What was your relationship like with Zabel at the time? And how did it feel to finally break that run?

Before that we always said hello to each other, we weren’t like pals or anything like that. But there was a mutual respect, and he was very sporting afterwards. You can imagine when you’ve dominated the competition and nobody expects you to ever lose, and then you do lose, it’s hard.

During the tour, it was like a Cold War. Not speaking to each other, but tracking each other throughout the entire race. We were always close to each other throughout the entire thing, but not actually speaking to each other, it was quite strange. He was my enemy, I was his enemy.

But afterwards, there was a lot of mutual respect, because we both just put absolutely everything into that competition. I was exhausted, he was too. We were both absolutely busted from three weeks of killing each other out on the road.

What was your reaction to his admission that he had doped throughout most of his career?

It didn’t surprise me. I mean, there’s things that you see, stuff that’s been going on over the years, and things that you hear, but you just sort of get on with it. When I heard that, I thought, ‘Well, no wonder he was impossible to beat for six years.’

It’s no coincidence that I started winning races at the top level and became one of the most consistent winners after they came out with the more reliable tests for EPO. Those early years I rode in the Tour de France, it was rife in the peloton, and it was just incredibly hard to even finish a race let alone win any. My cycling record, when you look along the timeline, reflects the changes in testing. For me, cycling actually got easier because guys weren’t able to do what they had been doing before.

Some then changed to a different regime with a much smaller pool of riders with blood doping, which costs hundreds of thousands of dollars. So, it was a very small pool of cheats then, as opposed to very large pool of cheats.

How do you look back on things knowing that you were denied more success by doping?

I look back on it for what it was, and I try not to be bitter about it because all you’re going to do is beat yourself up and make yourself feel bad about it. I guess what makes it easier for me is that I had a level of success afterwards and I won a lot of races. I can sort of put the rest behind me. I don’t dwell on it to be honest. I knew it was happening, I’m not naïve. I also know it cost me a whole bunch of races, but at least when it got better, I was able to win a bunch of races.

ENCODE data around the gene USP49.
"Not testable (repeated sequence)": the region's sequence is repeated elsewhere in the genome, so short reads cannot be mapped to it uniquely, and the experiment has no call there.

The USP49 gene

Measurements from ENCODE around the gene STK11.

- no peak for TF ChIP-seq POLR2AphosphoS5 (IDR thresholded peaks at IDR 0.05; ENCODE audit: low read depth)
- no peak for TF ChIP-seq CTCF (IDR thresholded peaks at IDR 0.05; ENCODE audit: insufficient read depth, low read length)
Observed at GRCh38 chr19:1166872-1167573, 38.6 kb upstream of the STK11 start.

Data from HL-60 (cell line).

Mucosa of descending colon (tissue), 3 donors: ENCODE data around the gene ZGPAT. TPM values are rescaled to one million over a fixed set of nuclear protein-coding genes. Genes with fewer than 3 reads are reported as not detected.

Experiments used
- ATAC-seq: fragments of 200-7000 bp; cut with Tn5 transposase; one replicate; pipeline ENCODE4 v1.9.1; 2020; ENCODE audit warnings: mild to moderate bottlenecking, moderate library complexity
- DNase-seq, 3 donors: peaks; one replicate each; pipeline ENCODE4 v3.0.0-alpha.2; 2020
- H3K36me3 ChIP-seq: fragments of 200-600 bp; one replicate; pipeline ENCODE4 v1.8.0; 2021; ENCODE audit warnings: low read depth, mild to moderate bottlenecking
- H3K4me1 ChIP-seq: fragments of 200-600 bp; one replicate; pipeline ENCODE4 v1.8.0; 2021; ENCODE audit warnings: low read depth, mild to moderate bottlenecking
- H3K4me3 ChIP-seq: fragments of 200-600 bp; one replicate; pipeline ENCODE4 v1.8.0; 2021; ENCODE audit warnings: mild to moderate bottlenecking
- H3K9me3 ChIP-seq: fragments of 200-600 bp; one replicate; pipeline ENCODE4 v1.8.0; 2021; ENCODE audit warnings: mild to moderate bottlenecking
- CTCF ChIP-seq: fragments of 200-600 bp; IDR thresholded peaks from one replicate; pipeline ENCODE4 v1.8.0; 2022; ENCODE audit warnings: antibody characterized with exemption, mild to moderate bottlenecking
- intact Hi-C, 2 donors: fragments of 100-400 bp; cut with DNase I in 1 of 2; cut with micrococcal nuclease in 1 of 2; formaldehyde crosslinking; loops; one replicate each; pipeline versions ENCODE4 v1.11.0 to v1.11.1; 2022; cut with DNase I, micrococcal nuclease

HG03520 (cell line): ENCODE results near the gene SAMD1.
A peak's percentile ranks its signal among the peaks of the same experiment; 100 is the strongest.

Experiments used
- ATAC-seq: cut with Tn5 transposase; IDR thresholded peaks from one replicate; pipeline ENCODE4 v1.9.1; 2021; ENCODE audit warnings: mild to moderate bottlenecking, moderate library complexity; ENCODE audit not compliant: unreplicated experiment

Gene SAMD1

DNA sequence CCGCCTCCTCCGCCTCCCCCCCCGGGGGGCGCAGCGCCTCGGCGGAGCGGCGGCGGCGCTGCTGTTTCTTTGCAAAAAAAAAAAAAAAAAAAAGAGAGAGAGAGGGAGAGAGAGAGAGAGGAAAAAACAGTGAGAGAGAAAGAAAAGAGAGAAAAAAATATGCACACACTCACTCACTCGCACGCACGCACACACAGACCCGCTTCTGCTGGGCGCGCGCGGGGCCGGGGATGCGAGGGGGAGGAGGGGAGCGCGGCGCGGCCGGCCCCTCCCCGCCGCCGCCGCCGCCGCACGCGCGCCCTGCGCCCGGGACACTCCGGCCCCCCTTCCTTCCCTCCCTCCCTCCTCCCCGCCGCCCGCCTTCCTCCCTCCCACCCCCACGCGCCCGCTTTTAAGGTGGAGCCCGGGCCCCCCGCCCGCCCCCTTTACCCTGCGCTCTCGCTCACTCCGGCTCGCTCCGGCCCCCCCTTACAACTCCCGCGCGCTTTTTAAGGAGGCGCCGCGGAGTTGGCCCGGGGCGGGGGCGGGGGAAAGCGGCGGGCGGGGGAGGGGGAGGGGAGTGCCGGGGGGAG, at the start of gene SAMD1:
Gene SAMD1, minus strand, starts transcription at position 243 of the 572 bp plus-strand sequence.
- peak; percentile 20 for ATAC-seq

Where do you think the sport currently is in terms of doping?

I tell you what, over the last over the last 15, 16 years, if anybody was doing something they’ve been caught, because the testing is that good, it’s that accurate.

The thing that’s come about now is the biological passport, where they’re not relying on actual testing as much now but using statistics, with a biological profile of every athlete. You can’t beat the statistics. You have certain levels of hormones, and there are certain impossibilities. When they do consistent blood tests that test absolutely every level that there is, they can see straight away that they’re cheating. They don’t even need to know what the product is, they can just tell that there’s something going on, then they’re out for two years.

That has made it so clean that anybody trying to cheat is going get done sooner or later. But there’s always someone who’s going to try something, there’s always someone inventing something, and I guess there’s always going to be, like in any walk of life, people prepared to roll the dice.

What did it mean to you to be the first Australian to win the green jersey?

It was a huge honour to win it, and it wasn’t lost on me the importance of winning a jersey at the Tour de France. Phil Anderson won the young rider classification back in the day and finished fifth overall. So, being the first one to win the green jersey was a massive moment, and I was really proud as an Australian, from our far-flung country with quite a small history of winning at the Tour de France. It was really a proud moment to win that for Australia, as well as for myself and my team.

Where do you think Aussie cycling stands at the moment? How positive are you looking ahead?

We’re really one of the powers of world cycling. Just recently, Jai Hindley won the Giro d’Italia. We had Cadel win the Tour de France in 2011, and he’d been the benchmark for a long time for our GC riders, then you had Jai coming second at the Giro a couple of years ago, Richie Porte coming third at the Tour de France, but have been waiting to see who’s going to be our next one to win a Grand Tour, and then Jai won the Giro. It was just incredible. When I commentated on it, I followed him really closely and I was in contact with Jai, just trying to really support him. That was just awesome.

Australia really is one of the one of the powers of world cycling. We’ve got guys winning climbing stages, breakaways, sprints with Caleb Ewan and other sorts of stages with Michael Matthews, who’s also won the green jersey. We’ve got a really good pool of world-class riders.